October 20, 2016 | 12:00 pm EST | Watch Here
ABOUT THE WEBINAR
Making the decision to euthanize an animal is always difficult. Jan Shearer, DVM, MS, professor and extension veterinarian, Iowa State University College of Veterinary Medicine, will review the decision-making process for euthanasia and considerations for selection of method. In this webinar, Dr. Shearer will provide tools and information that can minimize pain and distress in the animal.
ABOUT THE PRESENTER
Jan Shearer, DVM, MS
Professor and Extension Veterinarian
Iowa State University College of Veterinary Medicine
Dr. Shearer serves the Iowa State University College of Veterinary Medicine as Professor and Extension Veterinarian. In cooperation with Extension Faculty from the Department of Animal Sciences and Iowa State’s statewide network of county and regional extension specialists, he is responsible for the development and delivery of veterinary extension programs designed to meet the needs of Iowa’s cattle industries, veterinarians and the allied agri-business industry. Dr. Shearer’s primary areas of research interest are lameness and welfare issues of beef and dairy cattle. He is probably best known for establishing the Master Hoof Care Program, a training program designed to teach on-farm employees how to properly care for foot problems in cattle. This program acquired national and international attention for its impact on foot health in dairy cattle and was fittingly recognized by the USDA Secretary of Agriculture in 2003 with the Honor Award for outstanding innovation in animal health. He is a Diplomat of the American College of Animal Welfare and serves as a board member and scientific advisor to multiple organizations and dairy operations. He served as Chair of the American Association of Bovine Practitioners (AABP) Animal Welfare Committee (AWC) from 2004 to 2010 and was appointed as the AABPs Alternate Liaison to AVMA Animal Welfare Committee in 2012. He is currently the Chair of the Food Animal Working Group (FAWG) of the American Veterinary Medical Association’s (AVMA) Panel on Euthanasia and member of the AVMA’s Panel on Humane Slaughter and Mass Depopulation. Dr. Shearer has been honored by the University of Florida with the Superior Accomplishment Award (2001), by The Ohio State University’s College of Veterinary Medicine with the Distinguished Alumnus Award (2006), by the American Association of Bovine Practitioners with the Award of Excellence (2006), by the AVMA in 2011 as recipient of the AVMA Animal Welfare Award and in 2015 with the Delaval Dairy Extension Award. .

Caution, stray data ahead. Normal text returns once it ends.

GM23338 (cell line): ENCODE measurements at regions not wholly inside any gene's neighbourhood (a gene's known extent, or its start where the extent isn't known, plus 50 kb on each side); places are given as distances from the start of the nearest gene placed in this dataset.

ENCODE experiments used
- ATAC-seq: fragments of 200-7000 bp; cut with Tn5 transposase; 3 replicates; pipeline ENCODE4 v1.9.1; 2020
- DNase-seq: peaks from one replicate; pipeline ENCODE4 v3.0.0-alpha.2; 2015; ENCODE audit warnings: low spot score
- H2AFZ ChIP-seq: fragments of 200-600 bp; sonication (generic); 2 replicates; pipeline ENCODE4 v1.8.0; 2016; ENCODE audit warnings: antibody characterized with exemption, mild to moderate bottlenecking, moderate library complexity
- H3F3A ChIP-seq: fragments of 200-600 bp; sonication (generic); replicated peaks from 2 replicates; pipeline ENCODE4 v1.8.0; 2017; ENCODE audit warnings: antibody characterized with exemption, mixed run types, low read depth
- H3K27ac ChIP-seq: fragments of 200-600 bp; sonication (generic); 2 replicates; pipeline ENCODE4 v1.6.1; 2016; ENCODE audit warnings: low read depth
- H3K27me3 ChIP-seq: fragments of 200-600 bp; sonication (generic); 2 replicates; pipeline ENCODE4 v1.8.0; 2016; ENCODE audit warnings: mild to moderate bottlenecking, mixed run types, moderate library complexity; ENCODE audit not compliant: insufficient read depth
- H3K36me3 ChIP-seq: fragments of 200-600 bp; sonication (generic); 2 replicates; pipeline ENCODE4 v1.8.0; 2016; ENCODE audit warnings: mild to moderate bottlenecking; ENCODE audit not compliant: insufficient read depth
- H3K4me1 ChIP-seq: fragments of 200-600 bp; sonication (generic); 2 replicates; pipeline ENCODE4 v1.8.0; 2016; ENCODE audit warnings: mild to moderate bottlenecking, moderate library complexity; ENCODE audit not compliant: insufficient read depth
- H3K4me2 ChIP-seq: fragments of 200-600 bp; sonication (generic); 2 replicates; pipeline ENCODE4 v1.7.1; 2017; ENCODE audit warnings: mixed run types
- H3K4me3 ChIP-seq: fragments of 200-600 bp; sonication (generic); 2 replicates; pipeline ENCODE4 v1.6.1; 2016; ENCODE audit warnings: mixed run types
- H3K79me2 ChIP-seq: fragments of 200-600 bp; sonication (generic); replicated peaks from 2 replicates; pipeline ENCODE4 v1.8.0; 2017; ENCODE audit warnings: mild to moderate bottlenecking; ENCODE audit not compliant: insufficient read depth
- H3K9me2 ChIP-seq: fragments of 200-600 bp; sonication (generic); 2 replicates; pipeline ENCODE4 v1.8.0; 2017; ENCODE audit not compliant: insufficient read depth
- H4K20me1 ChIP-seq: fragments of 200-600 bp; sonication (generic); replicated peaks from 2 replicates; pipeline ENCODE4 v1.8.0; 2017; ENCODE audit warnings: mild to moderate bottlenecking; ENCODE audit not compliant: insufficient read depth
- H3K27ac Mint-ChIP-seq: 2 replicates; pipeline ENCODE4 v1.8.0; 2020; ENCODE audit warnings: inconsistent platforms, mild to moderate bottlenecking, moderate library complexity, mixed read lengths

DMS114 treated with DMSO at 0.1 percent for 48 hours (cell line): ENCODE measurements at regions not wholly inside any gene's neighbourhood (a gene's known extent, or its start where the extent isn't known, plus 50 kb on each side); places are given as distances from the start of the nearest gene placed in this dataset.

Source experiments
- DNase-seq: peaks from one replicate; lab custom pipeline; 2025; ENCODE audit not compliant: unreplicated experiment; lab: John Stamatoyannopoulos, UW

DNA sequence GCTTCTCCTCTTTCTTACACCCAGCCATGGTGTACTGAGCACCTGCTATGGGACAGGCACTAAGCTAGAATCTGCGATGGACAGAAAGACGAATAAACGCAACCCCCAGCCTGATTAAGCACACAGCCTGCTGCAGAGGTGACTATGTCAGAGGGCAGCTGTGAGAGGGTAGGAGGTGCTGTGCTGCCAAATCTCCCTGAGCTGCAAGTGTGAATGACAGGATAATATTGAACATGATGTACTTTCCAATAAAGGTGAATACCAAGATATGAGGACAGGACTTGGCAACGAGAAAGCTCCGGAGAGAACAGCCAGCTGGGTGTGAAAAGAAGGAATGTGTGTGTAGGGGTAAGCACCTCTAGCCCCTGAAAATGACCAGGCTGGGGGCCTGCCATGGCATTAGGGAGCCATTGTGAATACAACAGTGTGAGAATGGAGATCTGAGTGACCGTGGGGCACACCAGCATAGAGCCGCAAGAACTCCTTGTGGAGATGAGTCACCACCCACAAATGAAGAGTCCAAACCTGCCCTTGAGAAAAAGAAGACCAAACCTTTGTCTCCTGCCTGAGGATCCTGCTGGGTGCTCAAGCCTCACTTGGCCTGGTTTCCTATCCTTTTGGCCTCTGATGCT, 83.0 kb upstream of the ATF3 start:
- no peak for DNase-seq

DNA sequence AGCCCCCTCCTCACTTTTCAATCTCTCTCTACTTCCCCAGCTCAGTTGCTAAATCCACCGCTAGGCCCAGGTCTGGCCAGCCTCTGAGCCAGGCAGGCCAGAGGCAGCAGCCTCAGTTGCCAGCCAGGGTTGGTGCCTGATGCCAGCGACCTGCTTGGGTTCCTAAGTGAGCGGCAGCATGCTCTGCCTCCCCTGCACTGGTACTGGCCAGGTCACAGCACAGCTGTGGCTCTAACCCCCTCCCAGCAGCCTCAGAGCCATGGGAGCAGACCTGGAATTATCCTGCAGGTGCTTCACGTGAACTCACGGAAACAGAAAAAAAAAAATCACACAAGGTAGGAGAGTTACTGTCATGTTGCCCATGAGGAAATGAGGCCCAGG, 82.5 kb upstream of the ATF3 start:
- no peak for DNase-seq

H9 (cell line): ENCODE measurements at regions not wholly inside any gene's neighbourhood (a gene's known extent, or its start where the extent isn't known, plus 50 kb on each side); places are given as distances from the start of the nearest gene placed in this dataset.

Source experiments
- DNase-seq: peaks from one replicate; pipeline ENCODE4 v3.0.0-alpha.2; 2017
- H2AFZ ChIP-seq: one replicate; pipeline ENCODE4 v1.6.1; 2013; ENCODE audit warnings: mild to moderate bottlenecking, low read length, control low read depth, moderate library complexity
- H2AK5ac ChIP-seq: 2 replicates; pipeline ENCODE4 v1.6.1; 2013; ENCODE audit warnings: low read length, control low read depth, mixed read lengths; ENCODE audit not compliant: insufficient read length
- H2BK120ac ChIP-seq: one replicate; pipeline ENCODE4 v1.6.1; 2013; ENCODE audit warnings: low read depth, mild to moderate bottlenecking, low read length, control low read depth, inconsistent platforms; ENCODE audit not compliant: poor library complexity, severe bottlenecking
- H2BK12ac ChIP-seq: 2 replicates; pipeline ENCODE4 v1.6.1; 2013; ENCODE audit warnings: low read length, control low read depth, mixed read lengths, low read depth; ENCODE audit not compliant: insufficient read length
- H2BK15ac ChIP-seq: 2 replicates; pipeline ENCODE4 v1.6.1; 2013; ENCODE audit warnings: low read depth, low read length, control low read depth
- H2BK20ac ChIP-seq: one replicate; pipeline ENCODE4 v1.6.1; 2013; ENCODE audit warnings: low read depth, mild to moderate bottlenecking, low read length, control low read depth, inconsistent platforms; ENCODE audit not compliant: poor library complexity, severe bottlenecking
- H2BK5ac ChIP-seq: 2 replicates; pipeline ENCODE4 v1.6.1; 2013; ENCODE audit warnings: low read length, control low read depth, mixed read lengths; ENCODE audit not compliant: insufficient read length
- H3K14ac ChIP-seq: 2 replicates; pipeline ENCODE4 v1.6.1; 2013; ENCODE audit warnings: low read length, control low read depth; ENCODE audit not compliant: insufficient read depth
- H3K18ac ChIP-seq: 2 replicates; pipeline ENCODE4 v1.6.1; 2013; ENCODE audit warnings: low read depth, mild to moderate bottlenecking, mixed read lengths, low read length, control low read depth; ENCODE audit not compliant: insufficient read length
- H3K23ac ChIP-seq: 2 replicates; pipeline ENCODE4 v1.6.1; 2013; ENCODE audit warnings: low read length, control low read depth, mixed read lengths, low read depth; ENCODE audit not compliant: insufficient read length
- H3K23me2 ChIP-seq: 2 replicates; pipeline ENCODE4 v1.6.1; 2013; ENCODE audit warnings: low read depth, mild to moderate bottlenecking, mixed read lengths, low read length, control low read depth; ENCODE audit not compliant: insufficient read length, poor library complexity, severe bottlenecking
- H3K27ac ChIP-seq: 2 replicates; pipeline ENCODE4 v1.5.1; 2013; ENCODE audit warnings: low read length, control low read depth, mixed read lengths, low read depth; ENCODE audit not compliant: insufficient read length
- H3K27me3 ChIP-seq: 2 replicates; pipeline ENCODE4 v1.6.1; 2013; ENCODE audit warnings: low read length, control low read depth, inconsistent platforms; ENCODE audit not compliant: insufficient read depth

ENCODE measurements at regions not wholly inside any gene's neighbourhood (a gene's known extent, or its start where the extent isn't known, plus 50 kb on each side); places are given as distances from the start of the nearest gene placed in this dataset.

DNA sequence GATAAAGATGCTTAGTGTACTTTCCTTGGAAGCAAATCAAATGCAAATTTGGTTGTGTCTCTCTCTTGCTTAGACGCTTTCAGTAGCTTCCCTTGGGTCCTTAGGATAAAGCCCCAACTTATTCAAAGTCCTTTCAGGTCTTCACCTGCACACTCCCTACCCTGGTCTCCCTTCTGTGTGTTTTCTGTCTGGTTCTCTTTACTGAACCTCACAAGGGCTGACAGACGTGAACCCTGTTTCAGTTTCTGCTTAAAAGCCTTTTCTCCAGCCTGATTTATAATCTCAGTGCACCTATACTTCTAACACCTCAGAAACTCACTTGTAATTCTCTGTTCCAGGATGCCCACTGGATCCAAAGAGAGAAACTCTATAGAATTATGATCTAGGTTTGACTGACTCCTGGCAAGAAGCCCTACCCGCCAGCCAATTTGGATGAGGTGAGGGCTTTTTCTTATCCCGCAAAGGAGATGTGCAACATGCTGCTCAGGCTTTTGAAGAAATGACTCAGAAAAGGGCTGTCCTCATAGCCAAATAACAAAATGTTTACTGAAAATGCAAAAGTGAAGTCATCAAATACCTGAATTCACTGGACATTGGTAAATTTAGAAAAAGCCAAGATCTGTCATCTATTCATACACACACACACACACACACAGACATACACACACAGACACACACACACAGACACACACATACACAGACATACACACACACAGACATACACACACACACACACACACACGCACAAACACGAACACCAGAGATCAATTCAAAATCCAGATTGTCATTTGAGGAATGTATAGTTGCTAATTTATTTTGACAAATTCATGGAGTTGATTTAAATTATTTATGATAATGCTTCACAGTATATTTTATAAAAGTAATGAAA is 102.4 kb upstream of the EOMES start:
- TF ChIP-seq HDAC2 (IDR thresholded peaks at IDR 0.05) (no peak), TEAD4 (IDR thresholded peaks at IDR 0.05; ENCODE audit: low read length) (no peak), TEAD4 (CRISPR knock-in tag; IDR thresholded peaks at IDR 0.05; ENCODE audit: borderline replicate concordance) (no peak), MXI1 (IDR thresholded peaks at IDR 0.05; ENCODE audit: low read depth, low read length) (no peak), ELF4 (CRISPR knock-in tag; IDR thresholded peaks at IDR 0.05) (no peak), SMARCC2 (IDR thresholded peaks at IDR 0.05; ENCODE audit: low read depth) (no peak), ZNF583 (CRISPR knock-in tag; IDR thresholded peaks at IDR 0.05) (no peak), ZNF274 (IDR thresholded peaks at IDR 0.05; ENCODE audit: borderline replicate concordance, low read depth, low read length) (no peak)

Q & A WITH DR. SHEARER
Why is the topic of euthanasia important to the dairy industry?
In a “perfect world,” we’d cure all diseases and prevent any possibility of catastrophic injury that might interfere with an animal’s “quality of life.” But, it’s not a perfect world; “things happen” and not all are good. Euthanasia is one way to assure relief from suffering when medical options have been exhausted or do not exist.
How can proper euthanasia make a difference within the greater dairy industry?
In many cases, euthanasia is the only practical way to provide prompt relief of uncontrollable animal suffering. It is our responsibility as animal caretakers to have the knowledge and proper equipment to conduct this procedure effectively and with compassion to help assure the welfare of animals.
Why should dairy producers care about proper euthanasia guidelines?
An “unwritten agreement” called the “Ancient Contract” exists to work together for the benefit of domesticated animals and man. We, as caretakers, have a moral responsibility to provide animals with their basic needs – food, water, shelter, protection from predators, medical care as needed, and when the time comes, a humane death. Euthanasia means a “good death.” When properly performed the welfare of animals is preserved.
Why is proper training important for dairy operations to implement?
Just as important as providing cattle with a high quality of life, is, when the time comes, to ensure a merciful death. Conducting euthanasia procedures correctly, regardless of method chosen, requires training.
What do you feel is the most important factor that leads to appropriate euthanasia practices on dairy farms?
Without doubt, the most important factor in assuring that euthanasia practices are properly implemented on farm is training.
How will FARM help industry stakeholders raise the bar for animal euthanasia?
Participation in the FARM program provides an opportunity for dairy farmers, managers/herdsmen and veterinarians to consciously evaluate and revise or tweak their euthanasia practices.
This webinar is part the of the Merck Dairy C.A.R.E & FARM Animal Care Webinar series. You can view the FAQs and full schedule here.